Okay!  Time to get some extended walking time into my day!

—–

#educ_dr

So Much Life Happening Right Now

Yes, life is happening all around me right now.  Some are good, some not so good.  Some…well, who knows.

Finally, after months of having to put it off again and again, I scheduled cataract surgery–got appointments set up and flight reservations made. All together, it takes about three weeks to get both eyes done from initial consultation and exam through actual procedure and follow-up, one eye at a time.

Not an hour after I get everything scheduled, I see an email message from my brother-in-law that my mother is in the hospital.  We must have been on the phone for the better part of an hour, talking about how she has been, what she says to me versus what she says to my sister and him.  You would think that because she lives with them, she would share more information with them.  But you have to know my mother.  She’s a real handful at the best of times.  At age 88, she is still kicking around and refusing help from anyone unless absolutely, positively necessary.  And she doesn’t like being “in the way.”  She has gone out of her way to avoid allowing herself to feel that she is home.  I can guarantee that this is not how she is treated; this is just the way she is.  So she also does not tell her family everything that she is feeling physically, either.  Easton Hospital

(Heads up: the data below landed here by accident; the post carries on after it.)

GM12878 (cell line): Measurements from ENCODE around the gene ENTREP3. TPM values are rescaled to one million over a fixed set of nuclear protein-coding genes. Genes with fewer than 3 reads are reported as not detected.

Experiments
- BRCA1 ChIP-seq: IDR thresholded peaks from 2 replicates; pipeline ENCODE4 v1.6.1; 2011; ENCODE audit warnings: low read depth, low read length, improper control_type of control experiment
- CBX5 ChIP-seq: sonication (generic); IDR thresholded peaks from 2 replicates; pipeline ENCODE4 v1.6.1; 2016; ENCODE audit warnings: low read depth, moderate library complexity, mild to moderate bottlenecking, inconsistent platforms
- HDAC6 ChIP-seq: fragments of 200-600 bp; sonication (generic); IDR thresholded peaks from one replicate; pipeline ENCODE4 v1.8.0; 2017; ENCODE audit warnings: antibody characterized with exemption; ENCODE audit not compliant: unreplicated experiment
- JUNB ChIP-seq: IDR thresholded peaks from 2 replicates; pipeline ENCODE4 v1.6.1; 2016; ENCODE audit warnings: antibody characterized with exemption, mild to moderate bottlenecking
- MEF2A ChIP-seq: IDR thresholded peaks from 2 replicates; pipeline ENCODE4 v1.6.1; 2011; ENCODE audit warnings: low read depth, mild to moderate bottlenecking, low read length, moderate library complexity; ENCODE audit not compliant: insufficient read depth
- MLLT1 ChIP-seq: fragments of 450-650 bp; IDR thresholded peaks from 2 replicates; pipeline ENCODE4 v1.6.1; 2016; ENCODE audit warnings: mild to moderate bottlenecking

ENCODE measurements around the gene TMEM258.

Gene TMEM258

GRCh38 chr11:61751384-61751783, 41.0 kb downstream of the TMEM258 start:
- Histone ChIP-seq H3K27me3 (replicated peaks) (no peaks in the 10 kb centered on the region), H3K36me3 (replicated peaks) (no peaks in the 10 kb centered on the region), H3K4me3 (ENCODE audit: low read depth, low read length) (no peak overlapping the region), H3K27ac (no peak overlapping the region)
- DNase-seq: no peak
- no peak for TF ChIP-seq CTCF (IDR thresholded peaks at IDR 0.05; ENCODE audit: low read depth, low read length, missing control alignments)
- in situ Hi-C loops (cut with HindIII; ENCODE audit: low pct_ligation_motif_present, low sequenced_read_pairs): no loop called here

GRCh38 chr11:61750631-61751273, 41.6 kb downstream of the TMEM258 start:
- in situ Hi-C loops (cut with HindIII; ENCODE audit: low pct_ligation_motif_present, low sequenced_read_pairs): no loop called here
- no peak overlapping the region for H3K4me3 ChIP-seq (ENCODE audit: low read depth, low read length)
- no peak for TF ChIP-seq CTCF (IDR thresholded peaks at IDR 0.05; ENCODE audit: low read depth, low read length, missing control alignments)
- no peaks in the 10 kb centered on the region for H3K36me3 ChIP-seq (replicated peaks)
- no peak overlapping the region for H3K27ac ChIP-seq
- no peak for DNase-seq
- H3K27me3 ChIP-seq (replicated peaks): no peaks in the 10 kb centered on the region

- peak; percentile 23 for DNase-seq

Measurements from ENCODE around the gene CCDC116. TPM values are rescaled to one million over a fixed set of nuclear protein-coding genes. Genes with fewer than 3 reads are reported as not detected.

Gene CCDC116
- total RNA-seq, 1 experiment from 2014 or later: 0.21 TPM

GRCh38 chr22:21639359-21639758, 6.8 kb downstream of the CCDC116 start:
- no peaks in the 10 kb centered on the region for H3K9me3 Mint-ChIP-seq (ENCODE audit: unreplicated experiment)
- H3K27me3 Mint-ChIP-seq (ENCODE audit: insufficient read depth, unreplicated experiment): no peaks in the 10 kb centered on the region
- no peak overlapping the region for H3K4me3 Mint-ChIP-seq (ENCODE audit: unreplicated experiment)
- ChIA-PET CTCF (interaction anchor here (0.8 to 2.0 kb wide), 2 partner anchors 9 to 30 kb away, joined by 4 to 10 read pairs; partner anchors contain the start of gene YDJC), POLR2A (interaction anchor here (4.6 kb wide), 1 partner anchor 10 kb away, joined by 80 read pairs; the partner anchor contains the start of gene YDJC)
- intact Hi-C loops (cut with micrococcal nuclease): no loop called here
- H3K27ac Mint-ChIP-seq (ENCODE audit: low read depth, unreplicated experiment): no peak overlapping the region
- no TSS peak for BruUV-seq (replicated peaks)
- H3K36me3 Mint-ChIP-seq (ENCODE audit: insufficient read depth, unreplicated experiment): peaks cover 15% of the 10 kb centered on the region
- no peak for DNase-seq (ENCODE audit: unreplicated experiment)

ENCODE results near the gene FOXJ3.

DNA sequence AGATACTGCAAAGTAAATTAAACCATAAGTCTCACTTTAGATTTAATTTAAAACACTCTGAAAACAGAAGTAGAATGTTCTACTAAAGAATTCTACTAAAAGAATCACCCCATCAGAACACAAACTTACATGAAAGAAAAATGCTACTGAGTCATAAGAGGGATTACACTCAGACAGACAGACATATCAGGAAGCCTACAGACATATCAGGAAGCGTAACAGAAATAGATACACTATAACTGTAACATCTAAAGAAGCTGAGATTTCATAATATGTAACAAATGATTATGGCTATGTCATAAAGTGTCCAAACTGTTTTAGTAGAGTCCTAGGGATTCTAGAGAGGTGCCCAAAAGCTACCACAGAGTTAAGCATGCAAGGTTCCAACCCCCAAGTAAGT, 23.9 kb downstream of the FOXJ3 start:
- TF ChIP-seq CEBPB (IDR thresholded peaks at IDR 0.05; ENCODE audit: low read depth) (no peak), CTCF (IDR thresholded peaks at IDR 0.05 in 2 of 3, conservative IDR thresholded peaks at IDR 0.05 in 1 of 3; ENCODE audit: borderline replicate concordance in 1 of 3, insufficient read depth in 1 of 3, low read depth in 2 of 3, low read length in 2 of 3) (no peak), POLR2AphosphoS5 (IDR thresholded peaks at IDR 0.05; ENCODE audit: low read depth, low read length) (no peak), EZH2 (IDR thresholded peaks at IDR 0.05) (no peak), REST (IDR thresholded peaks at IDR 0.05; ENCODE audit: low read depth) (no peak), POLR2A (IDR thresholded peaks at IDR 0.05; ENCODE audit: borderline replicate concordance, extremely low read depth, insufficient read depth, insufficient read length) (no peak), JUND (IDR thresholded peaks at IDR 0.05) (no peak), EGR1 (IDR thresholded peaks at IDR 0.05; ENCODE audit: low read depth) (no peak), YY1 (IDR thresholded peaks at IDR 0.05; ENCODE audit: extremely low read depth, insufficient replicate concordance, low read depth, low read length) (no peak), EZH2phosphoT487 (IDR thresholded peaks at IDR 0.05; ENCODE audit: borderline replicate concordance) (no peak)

Until about a week ago, that is.

That was when she fell and couldn’t get up because, for the first time, she could not feel her legs.  She was near a wall in her room, so she was able to pull herself up into a sitting position until my brother-in-law got home.  When I spoke to her several days after this first happened, she told me she had been falling fairly regularly, but she was never hurt and she was always able to get up.  She also didn’t bother to share this information with the household.  As I said, she’s a handful.

Right now, she has congestive heart failure, pneumonia, and one or two infections that are being treated.  She is fairly strong, but she is in a semi-delirious state and keeps pulling out her IVs and pulling off her oxygen mask.  As I write this, she is being sedated, mostly to keep her from pulling life-sustaining equipment from herself, I think.